Existentialism (//) is a term applied to the work of certain late-19th- and 20th-century European philosophers who, despite profound doctrinal differences, shared the belief that philosophical thinking begins with the human subject—not merely the thinking subject, but the acting, feeling, living human individual. While the predominant value of existentialist thought is commonly acknowledged to be freedom, its primary virtue is authenticity. In the view of the existentialist, the individual's starting point is characterized by what has been called "the existential attitude", or a sense of disorientation and confusion in the face of an apparently meaningless or absurd world. Many existentialists have also regarded traditional systematic or academic philosophies, in both style and content, as too abstract and remote from concrete human experience.
Søren Kierkegaard is generally considered to have been the first existentialist philosopher, though he did not use the term existentialism. He proposed that each individual—not society or religion—is solely responsible for giving meaning to life and living it passionately and sincerely, or "authentically." Existentialism became popular in the years following World War II, and strongly influenced many disciplines besides philosophy, including theology, drama, art, literature, and psychology.
There has never been general agreement on the definition of existentialism. The term is often seen as a historical convenience as it was first applied to many philosophers in hindsight, long after they had died. In fact, while existentialism is generally considered to have originated with Kierkegaard, the first prominent existentialist philosopher to adopt the term as a self-description was Jean-Paul Sartre. Sartre posits the idea that "what all existentialists have in common is the fundamental doctrine that existence precedes essence", as scholar Frederick Copleston explains. According to philosopher Steven Crowell, defining existentialism has been relatively difficult, and he argues that it is better understood as a general approach used to reject certain systematic philosophies rather than as a systematic philosophy itself. Sartre himself, in a lecture delivered in 1945, described existentialism as "the attempt to draw all the consequences from a position of consistent atheism."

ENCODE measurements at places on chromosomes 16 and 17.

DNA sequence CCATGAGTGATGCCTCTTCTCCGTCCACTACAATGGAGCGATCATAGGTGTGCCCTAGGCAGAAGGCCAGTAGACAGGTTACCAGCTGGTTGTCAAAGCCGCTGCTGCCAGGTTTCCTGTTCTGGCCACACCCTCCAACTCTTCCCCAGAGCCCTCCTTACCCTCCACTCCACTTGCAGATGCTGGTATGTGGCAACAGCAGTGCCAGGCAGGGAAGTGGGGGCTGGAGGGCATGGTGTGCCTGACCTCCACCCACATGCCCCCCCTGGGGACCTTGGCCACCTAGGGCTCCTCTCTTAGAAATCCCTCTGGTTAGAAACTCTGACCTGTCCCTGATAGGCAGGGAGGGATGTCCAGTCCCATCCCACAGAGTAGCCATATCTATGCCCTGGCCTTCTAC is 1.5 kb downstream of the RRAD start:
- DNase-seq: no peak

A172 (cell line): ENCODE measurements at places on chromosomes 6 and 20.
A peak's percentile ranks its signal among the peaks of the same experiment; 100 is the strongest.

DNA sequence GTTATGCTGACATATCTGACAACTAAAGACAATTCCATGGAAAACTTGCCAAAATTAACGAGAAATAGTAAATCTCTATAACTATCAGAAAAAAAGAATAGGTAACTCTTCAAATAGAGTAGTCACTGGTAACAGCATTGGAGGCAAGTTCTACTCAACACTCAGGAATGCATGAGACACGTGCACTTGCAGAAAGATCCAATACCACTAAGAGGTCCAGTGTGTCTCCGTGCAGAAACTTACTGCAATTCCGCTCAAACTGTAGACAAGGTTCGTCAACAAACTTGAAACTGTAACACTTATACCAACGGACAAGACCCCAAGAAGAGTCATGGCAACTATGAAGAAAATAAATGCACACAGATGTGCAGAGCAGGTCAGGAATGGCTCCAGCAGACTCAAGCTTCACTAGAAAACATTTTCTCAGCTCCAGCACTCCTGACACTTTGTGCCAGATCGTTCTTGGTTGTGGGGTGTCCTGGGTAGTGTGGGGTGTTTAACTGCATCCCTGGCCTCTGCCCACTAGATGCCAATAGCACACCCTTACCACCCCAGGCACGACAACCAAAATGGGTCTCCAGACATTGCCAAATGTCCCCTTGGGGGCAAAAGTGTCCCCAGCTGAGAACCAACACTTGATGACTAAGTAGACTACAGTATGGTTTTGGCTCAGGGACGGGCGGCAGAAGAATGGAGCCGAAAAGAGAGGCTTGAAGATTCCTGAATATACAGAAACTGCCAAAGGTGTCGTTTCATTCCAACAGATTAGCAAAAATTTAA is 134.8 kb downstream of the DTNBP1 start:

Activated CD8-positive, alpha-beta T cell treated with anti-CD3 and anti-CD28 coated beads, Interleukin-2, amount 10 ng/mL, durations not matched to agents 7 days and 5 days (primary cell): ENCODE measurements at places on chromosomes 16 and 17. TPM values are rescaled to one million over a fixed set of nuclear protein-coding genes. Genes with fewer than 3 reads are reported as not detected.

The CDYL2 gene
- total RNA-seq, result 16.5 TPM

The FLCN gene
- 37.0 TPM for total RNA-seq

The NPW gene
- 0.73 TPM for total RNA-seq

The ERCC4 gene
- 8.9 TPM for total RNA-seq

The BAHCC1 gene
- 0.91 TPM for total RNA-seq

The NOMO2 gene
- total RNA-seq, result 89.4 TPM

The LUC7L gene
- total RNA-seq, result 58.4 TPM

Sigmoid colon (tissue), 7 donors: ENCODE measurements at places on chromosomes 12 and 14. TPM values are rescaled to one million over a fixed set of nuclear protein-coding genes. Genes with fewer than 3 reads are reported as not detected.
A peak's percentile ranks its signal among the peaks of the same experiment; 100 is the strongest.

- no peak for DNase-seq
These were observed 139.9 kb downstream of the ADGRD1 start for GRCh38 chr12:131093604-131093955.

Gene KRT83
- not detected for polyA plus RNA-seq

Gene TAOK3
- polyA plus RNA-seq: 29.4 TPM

Although many outside Scandinavia consider the term existentialism to have originated from Kierkegaard himself, it is more likely that Kierkegaard adopted this term (or at least the term "existential" as a description of his philosophy) from the Norwegian poet and literary critic Johan Sebastian Cammermeyer Welhaven. This assertion comes from two sources. The Norwegian philosopher Erik Lundestad refers to the Danish philosopher Fredrik Christian Sibbern. Sibbern is supposed to have had two conversations in 1841, the first with Welhaven and the second with Kierkegaard. It is in the first conversation that it is believed that Welhaven came up with "a word that he said covered a certain thinking, which had a close and positive attitude to life, a relationship he described as existential". This was then brought to Kierkegaard by Sibbern.
The second claim comes from the Norwegian historian Rune Slagstad, who claims to prove that Kierkegaard himself said the term "existential" was borrowed from the poet. He strongly believes that it was Kierkegaard himself who said that "Hegelians do not study philosophy 'existentially'; to use a phrase by Welhaven from one time when I spoke with him about philosophy". On the other hand, the Norwegian historian Anne-Lise Seip is critical of Slagstad, and believes the statement in fact stems from the Norwegian literary historian Cathrinus Bang.